2019 LEPC Meetings
EMA Advisory Boards
Meetings start at 12:00 Noon
Meetings start at 12:00 pm
Pine View Government Center
Floyd County Emergency Mgmt
2524 Corydon Pike, Suite 101
New Albany, IN 47150
(812) 948-5454 (office)
(812) 948-5453 (fax)
Hours: Mon - Fri 8-4
Floyd County Sheriff
Kent Barrow, Director
William Wright, Dep. Director
Tamara Markland, Admin Asst.
The legislative requirement of the Committee is to implement SARA Title III in Indiana, but the broader and more comprehensive purpose is to enhance public health, safety, and environmental protection in Floyd County.
Mission - The mission of the Local Emergency Planning Committee is to:
Develop a comprehensive hazardous materials emergency response plan for our community. To be effective, planning must be an ongoing activity. Receive and record information about chemical releases, Collect, manage and provide public access to information on hazardous chemicals in our area. Educate the public about the risks from accidental and routine releases of chemicals and work with facilities to minimize risks.
Title III introduced a new relationship among governments at all levels, the private sector, public organizations and the general public. Each group has a different, but equally important role in making emergency planning and community Right-To-Know provisions of the law which will be of unlimited value to the community. At the very heart of this effort to ensure public safety lies a responsibility which everyone shares...establishing and maintaining two-way communication. In other words, our state and its counties need support to implement the law; industry needs to understand how and when to comply; the public needs to be aware of this kinds of information available and what it might mean to them. Within each area is a role to be played. The federal role is to provide national leadership, guidance, technical assistance, access to date about chemical releases and training through the states. Indiana, through the State Emergency Response Commission (SERC), provides leadership to ensure that an emergency planning and implementation structure is developed to provide training and technical assistance to its communities. The local role is the work our LEPC does in actually carrying out emergency planning, Community Right-To-Know, and response function. Industry complies with Title III reporting requirements and can get involved by increasing their awareness and understanding of chemical risks and supporting actions to increase public safety and protection of chemical risks and protection of the environment. The integration of these roles is tested during hazardous materials emergency response training exercises. Safety and efficiency is the desired process and improved communication and coordination will be the desired outcome. The desired overall result will be improved preparedness and a potentially safer community. All LEPC Data is kept on file at the Floyd County Emergency Management Agency is available during business hours 8-4 Monday thru Friday upon request.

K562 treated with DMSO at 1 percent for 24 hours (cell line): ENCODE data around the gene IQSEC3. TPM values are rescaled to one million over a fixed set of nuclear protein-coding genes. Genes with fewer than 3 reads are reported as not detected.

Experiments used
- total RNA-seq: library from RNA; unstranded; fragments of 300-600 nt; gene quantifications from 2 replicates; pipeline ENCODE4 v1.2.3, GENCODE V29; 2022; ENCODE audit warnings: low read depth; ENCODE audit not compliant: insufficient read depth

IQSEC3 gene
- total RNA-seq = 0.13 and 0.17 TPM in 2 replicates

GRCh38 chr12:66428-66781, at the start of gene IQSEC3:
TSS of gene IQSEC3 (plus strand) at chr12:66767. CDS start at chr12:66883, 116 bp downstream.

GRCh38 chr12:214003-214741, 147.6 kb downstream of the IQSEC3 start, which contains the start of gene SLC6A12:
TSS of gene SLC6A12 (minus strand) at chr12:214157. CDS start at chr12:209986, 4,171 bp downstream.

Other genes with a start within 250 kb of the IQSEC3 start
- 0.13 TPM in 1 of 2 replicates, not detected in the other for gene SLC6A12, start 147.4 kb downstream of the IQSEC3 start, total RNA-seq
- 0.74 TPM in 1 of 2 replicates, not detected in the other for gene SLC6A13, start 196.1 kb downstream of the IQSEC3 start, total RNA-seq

Local Emergency Planning Committees (LEPC) are appointed by the State Emergency Response Commission (SERC). LEPCs must consist of representatives of all of the following groups and organizations:
Elected and Local Officials
Emergency Medical Services
Local Environmental and Transportation agencies
Broadcast and print media
Owners or Operators of Facilities storing and using Sara Title III Chemicals
The LEPCs initial task is to develop an emergency plan to prepare for and respond to chemical emergencies. EPA's list of extremely hazardous substances may provide a focus for setting priorities in the planning effort. When the plan is completed, it must be reviewed annually, tested and updated. The LEPC's members represent the community and they should be familiar with factors that affect public safety, the environment and the economy of the community. An Emergency Plan must include the identity and location of hazardous materials, procedures for immediate response to a chemical accident; ways to notify the public about actions they must take; names of coordinators at plants; schedules and plans to be tested.
The LEPC also receives emergency releases and hazardous chemical inventory submitted by local facilities in Floyd County, and must make this information available to the public upon request. An LEPC can most effectively carry out its responsibilities as a community forum by taking steps to educate the public about chemical risks, and working with facilities to minimize those risks. The value of the information provided by the Emergency Planning and Community Right-To-Know Act will be limited unless citizens are given the means to understand the information and it implications. The LEPC's ability to improve the safety and health of its community will be greatly enhanced by the support of an informed and active citizenry.
The Local Emergency Planning Committee meets once every quarter at 6:00 at the Pine View Government Center, 2524 Corydon Pike, Suite 101, New Albany, Indiana 47150.